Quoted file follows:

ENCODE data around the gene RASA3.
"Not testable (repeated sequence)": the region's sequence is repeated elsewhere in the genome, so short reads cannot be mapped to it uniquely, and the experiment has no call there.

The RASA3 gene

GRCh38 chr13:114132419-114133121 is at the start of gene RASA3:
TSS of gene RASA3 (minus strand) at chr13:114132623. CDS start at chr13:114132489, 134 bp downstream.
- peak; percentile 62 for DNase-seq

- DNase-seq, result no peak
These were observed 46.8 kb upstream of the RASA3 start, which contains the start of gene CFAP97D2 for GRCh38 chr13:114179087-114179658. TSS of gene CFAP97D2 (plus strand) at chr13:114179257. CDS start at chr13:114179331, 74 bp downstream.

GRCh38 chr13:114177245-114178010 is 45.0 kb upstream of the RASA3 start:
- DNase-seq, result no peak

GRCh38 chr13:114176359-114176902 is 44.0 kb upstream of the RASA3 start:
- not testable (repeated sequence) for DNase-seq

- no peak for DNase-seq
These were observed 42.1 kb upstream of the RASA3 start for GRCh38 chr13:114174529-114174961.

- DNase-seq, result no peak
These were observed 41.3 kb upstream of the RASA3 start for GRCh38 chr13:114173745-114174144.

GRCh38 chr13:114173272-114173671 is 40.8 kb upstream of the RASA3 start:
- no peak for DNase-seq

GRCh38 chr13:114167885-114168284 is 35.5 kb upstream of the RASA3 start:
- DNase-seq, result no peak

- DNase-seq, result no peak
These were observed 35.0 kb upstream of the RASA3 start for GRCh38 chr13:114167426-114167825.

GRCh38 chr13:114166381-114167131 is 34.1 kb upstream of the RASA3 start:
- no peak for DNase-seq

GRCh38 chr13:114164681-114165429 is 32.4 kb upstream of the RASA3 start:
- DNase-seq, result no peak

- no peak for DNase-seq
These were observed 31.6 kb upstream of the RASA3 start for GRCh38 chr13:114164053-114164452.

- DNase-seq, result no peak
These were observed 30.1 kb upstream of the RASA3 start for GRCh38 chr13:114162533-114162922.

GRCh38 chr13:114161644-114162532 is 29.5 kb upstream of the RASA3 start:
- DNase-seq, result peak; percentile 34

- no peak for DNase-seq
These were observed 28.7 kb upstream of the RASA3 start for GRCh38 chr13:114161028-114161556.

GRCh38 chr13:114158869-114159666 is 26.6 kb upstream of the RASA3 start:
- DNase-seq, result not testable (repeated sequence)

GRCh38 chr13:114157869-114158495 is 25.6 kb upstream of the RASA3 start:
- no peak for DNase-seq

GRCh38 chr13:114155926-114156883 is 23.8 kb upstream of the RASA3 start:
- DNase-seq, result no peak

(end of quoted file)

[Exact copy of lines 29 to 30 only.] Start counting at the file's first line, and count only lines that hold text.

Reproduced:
- DNase-seq, result no peak
These were observed 30.1 kb upstream of the RASA3 start for GRCh38 chr13:114162533-114162922.